When you bring home food from the supermarket, it’s likely you’ll put it wherever there’s free space on the shelves. But how you store your groceries makes a big difference in how fresh they stay. Here’s what you can do to keep your food safer, longer:


  • DAIRY: Put dairy on the top shelf, or take the next healthy step and pour milk out of the store-bought container into an opaque glass bottle to avoid letting it absorb any toxins from the plastic jug or wax-lined paper carton. Be sure to use it all within 5-7 days. Cheese and yogurt should join milk on this shelf.
  • EGGS: Take them out of the carton (which harbors germs) and place them into an open ceramic egg tray. Properly stored, eggs will keep up to 3 weeks.
  • BEVERAGES: Remember to close these tightly to keep germs out, and flavor and nutrients in.


  • COOKED FOOD: Whether you’re planning ahead for tomorrow’s party or packing away leftovers from tonight’s dinner, all cooked food requires its own space away from raw produce, meat, or dairy. Keep it in tightly sealed glass containers and be sure to write the date on things that you plan to keep several days, so you can tell when it’s time to part ways. When in doubt, throw it out!


  • MEAT: Take raw meat out of the packaging and place it in a sealable glass container. Most cuts of meat keep for 3-5 days, but ground meat should only be kept for 24 hours before using.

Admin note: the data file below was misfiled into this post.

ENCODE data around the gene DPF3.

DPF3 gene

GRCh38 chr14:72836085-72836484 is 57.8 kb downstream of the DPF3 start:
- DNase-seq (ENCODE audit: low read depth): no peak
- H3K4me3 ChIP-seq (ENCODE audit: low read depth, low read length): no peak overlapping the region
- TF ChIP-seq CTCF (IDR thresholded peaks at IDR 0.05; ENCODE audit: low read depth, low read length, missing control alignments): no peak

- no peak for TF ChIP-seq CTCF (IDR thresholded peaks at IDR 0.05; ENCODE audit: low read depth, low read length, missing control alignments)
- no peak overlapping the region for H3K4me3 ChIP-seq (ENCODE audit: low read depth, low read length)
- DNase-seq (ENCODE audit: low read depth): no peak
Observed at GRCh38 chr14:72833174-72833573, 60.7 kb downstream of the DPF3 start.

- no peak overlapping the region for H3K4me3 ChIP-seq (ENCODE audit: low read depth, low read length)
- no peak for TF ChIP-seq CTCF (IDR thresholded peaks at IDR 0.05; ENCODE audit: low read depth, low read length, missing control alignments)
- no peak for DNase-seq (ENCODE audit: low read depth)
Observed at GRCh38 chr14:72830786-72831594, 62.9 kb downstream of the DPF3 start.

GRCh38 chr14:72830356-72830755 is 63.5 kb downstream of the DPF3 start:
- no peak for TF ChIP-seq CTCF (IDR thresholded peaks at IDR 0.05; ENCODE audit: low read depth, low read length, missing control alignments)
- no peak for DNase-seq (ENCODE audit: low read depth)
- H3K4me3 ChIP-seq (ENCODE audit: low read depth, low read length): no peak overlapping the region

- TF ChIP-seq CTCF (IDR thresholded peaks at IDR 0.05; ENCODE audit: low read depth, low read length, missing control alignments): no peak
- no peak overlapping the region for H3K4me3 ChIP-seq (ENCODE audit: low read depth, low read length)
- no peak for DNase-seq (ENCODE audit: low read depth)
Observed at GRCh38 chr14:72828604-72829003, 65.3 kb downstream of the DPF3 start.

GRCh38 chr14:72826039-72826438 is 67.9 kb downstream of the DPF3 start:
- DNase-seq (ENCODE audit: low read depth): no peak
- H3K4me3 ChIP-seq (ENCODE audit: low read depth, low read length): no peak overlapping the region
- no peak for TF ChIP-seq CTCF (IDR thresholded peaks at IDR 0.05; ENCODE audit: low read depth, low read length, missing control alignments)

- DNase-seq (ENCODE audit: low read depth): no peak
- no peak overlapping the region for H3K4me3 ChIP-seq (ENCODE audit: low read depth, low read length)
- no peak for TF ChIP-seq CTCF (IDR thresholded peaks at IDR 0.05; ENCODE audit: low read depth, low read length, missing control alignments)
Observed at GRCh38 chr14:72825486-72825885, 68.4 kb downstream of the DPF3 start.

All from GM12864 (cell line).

• POULTRY: Individual portions of chicken can be placed in zip-top plastic bags or glass containers and sealed tightly. Keep them in the fridge for 1-2 days at most.
  • FISH: Remove the wrapping and place portioned fish in sealable glass containers. Raw fish is only good for about 2 days in the refrigerator, so be sure you buy it closest to the time you’ll be cooking it.


  • PRODUCE: Take fruits and veggies out of the plastic bags first, before putting them in a drawer. Don’t wash them until you need to use them – excess water will make them spoil faster.


  • NUTS: Nuts should be kept in the freezer to protect the natural oils from spoiling.
  • MEAT, POULTRY, AND FISHInvest in a vacuum sealer to keep your proteins perfectly portioned and waiting for your next meal. Meat can be frozen for about 6 months, but ground meat should be in the freezer for 4 months or less. Poultry can stay in the freezer for up to 9 months. Fish will stay fresh in the freezer for up to 3 months.